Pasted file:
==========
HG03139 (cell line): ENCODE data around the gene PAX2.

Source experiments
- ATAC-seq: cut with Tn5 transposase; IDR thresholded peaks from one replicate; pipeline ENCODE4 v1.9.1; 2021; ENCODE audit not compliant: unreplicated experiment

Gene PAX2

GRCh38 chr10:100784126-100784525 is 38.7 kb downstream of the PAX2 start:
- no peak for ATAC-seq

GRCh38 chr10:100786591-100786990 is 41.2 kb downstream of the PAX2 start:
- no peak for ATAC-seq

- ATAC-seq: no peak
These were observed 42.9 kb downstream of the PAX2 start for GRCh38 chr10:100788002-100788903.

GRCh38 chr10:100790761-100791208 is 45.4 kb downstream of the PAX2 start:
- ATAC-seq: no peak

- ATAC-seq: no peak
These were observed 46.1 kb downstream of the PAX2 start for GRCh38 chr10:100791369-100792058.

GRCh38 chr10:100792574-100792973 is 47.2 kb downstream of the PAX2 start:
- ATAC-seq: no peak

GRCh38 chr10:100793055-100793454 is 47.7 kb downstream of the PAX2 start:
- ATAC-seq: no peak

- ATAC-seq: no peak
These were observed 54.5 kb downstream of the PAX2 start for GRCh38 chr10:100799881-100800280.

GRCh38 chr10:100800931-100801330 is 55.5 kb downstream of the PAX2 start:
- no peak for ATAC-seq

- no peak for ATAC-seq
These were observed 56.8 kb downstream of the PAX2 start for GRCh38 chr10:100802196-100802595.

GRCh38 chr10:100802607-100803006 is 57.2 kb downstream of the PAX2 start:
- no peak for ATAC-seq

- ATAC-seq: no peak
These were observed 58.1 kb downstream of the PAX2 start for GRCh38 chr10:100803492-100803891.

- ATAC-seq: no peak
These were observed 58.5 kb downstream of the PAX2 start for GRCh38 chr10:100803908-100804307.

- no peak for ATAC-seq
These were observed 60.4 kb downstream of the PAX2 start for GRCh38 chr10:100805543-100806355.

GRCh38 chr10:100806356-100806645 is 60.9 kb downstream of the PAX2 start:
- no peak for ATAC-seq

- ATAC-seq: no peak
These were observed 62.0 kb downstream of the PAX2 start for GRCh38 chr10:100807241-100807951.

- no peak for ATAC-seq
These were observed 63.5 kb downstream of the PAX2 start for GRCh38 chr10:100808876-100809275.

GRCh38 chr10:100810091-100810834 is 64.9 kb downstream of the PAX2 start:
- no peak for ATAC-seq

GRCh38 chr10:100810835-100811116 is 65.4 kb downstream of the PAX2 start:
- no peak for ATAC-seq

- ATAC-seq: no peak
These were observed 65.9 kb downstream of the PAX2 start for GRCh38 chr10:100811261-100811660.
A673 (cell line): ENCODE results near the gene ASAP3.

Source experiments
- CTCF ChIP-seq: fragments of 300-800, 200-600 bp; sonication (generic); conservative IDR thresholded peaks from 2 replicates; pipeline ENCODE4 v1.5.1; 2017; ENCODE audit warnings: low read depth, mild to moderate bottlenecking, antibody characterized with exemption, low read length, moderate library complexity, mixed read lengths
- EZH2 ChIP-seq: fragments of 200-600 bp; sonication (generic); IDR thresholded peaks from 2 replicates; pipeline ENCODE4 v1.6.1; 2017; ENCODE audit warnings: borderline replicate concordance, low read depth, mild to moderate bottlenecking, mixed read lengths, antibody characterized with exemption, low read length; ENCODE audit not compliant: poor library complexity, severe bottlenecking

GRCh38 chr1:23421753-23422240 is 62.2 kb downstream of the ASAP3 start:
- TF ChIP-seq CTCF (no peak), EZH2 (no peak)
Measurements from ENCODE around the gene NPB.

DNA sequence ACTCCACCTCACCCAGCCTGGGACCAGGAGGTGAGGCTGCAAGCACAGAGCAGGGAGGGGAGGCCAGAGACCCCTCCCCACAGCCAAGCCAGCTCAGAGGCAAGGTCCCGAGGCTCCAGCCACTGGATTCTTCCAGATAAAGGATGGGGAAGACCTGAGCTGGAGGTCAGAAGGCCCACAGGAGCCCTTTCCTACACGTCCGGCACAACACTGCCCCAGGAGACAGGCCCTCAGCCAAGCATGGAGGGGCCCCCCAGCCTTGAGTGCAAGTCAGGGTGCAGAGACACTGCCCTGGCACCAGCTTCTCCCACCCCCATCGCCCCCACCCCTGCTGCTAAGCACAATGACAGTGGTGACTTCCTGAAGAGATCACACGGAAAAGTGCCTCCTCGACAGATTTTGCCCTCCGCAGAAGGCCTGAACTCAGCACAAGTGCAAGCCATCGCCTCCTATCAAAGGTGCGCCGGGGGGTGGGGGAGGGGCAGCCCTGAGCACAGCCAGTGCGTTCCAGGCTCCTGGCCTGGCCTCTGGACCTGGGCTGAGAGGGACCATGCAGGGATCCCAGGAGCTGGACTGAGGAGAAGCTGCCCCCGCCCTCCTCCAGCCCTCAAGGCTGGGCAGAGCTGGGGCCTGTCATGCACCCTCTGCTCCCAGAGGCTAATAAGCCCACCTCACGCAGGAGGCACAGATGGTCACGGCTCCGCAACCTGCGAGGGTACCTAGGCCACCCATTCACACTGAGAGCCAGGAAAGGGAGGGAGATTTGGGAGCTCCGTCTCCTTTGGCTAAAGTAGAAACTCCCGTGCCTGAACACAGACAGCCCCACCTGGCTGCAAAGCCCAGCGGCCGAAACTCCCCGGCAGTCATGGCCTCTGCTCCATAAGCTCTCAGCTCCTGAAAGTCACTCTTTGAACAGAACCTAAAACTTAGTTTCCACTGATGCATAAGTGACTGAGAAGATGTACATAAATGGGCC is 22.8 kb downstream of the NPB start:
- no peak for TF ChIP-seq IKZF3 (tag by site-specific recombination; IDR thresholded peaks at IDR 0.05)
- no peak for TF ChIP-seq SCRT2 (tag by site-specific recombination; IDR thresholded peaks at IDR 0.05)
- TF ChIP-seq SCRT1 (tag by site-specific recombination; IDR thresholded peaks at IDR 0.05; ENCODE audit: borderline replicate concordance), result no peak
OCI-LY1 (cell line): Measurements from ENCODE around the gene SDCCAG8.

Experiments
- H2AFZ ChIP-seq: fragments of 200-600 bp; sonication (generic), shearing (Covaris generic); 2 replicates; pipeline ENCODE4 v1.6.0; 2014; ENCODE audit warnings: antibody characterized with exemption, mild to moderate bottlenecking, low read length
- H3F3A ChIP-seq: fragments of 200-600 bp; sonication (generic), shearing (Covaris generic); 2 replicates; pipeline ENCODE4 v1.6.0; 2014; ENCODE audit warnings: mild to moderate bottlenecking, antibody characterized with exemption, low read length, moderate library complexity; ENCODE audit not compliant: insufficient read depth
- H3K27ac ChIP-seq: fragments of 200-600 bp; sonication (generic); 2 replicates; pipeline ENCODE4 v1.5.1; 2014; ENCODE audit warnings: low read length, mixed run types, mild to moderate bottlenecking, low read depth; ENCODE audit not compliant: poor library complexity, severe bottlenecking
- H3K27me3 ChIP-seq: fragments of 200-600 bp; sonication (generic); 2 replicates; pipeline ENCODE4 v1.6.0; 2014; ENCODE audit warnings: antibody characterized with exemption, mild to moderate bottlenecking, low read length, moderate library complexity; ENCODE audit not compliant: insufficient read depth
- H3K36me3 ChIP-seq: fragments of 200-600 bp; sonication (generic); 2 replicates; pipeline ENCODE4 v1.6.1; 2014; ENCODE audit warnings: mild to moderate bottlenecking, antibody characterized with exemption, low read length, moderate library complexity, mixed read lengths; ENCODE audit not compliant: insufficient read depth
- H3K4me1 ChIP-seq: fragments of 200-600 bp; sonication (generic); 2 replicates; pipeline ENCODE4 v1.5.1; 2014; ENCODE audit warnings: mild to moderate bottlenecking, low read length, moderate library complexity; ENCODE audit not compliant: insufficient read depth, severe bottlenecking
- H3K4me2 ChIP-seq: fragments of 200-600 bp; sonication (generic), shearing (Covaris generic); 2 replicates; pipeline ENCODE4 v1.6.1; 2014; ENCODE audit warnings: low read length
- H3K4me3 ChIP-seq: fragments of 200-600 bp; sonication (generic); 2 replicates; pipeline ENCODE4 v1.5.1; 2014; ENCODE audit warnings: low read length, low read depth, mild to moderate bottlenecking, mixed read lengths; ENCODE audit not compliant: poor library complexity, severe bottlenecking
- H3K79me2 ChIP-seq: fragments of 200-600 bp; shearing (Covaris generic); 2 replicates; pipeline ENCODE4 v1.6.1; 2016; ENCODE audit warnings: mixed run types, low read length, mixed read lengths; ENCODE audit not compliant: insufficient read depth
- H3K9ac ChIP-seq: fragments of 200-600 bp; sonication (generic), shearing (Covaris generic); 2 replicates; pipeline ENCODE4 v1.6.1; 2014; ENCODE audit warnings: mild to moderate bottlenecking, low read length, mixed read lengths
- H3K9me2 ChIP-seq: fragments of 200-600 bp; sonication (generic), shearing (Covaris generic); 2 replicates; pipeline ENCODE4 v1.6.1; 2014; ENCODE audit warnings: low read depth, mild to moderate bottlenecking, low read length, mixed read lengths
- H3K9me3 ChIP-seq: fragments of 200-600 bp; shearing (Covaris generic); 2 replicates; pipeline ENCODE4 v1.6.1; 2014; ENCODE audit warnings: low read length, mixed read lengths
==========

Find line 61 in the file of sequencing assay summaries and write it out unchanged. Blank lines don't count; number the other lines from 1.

- H3K27me3 ChIP-seq: fragments of 200-600 bp; sonication (generic); 2 replicates; pipeline ENCODE4 v1.6.0; 2014; ENCODE audit warnings: antibody characterized with exemption, mild to moderate bottlenecking, low read length, moderate library complexity; ENCODE audit not compliant: insufficient read depth